#100things – Improve your active listening skills

When did you last time have an intense feeling of connection during a discussion with someone else – either at work or privately? Maybe you had dinner with your spouse and you were looking into each other’s eyes and absorbing what the other one talks about. That feels very good for both sides. 

Looking beyond the romantic side of such dates, there are many more benefits of active listening which are important both at work and in your private life. Only through listening can you learn something new from the other person. You can understand the emotions from both verbal and non-verbal cues. For me, active listening at work is about engaging not just audio but also visual channels. This is one reason I keep emphasizing the importance of using video during virtual meetings as much as possible. 

When we listen carefully, we can learn about the goals and constraints of the other side. This is vital information, if we want to convince someone about our ideas. Whenever I want someone to act on my ideas, I start by asking questions to customize my arguments to their goal and their situation. If someone has a high interest in keeping budget and timelines, I will emphasize the impact on these and not speak about how innovative the novel approach might be. 

If you listen and act according to the information you get, the other person will feel that you care about their needs. This helps to build trust – the most important part in a relationship. Unfortunately, most of the listening in our life is casual listening, where we are not fully present to concentrate fully on the other side. This makes active listening so special. You stand out from the crowd if you make an extra effort.  

So how do you become a master in active listening? First, remove everything that makes it harder for you to concentrate on your counterpart. Get rid of distractions such as other open windows on your screen or notifications of programs (you hardly need them anyway). Also put aside your phone.

For my virtual meetings, I love to have only the video with the other person directly below my camera open. In addition, I may have only a screen showing my notes for the meeting. Placing the camera directly above the picture of the other person ensures that I have direct eye contact without looking weirdly into the wrong direction. If your video program allows for it, also stop your own video after you checked that everything looks fine. Seeing yourself can be a big distraction, too. 

I take notes during my conversations, but I avoid taking these with my PC. I appreciate that people would like to have everything in electronic form, but I realized that I too easily get distracted by other programs, if I take notes electronically. In face-to-face meetings, the other persons cannot distinguish you writing an email from you taking notes for the meeting. For important customer meetings, we even had the rule that only one dedicated note taker could have the laptop open. All others took notes with pen and paper. This had a dramatic improvement on the communication – especially the listening ability of everybody. Yes, not only the company’s internal people were less distracted. Also the customers were more likely to leave their laptops closed given the overall set-up.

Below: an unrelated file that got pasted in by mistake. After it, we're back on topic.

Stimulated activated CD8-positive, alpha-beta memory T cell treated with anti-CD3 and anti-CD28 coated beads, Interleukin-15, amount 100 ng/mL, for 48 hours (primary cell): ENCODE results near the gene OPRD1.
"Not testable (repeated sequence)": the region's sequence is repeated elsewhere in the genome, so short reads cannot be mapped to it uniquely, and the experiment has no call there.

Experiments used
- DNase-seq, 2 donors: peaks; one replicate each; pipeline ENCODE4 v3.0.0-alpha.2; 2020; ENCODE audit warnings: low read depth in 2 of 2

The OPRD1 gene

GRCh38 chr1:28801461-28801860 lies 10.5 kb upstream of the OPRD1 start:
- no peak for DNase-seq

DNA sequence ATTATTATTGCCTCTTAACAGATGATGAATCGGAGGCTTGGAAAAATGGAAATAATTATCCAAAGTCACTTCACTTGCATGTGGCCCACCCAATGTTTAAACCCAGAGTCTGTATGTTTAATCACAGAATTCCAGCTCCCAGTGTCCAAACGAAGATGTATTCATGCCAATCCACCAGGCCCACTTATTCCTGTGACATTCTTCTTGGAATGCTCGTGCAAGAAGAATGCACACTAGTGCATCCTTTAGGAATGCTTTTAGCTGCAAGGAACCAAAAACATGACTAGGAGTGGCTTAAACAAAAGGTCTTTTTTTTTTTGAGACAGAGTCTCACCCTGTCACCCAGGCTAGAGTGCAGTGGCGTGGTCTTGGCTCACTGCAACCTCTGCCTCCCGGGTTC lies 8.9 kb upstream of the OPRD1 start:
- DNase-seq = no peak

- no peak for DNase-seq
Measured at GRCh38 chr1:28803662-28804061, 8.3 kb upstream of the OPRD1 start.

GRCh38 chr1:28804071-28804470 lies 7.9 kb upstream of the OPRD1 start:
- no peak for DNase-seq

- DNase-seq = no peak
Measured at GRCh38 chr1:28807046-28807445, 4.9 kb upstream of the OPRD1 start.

Finally, you need to train your brain. Have you ever more concentrated on what you want to respond, than what the other person is saying? This is another bad habit of casual listening. We focus on us rather than the other person. It takes a lot of effort to keep concentrated on what the other side tells me. Try to focus only on the other person for your next meeting and you’ll realize how hard it is. But achieving this focus makes a big difference and you’ll become better as you practice. 

When you do respond, first paraphrase what you have understood from the other person. As a German I often need to put my UK counterparts’ nice words into something more direct for me to understand it. 

So in summary:

  • Listen with your ears and your eyes
  • Fully concentrate on what the other person tells you
  • Remove any distractions 
  • Paraphrase what you have understood

We don’t become masters in active listening over night. But continuously practicing it, will definitely give you a great return on investment. Especially as you have lots of opportunities for practicing and it “just” requires you to change your habit. Get started with your next meeting.

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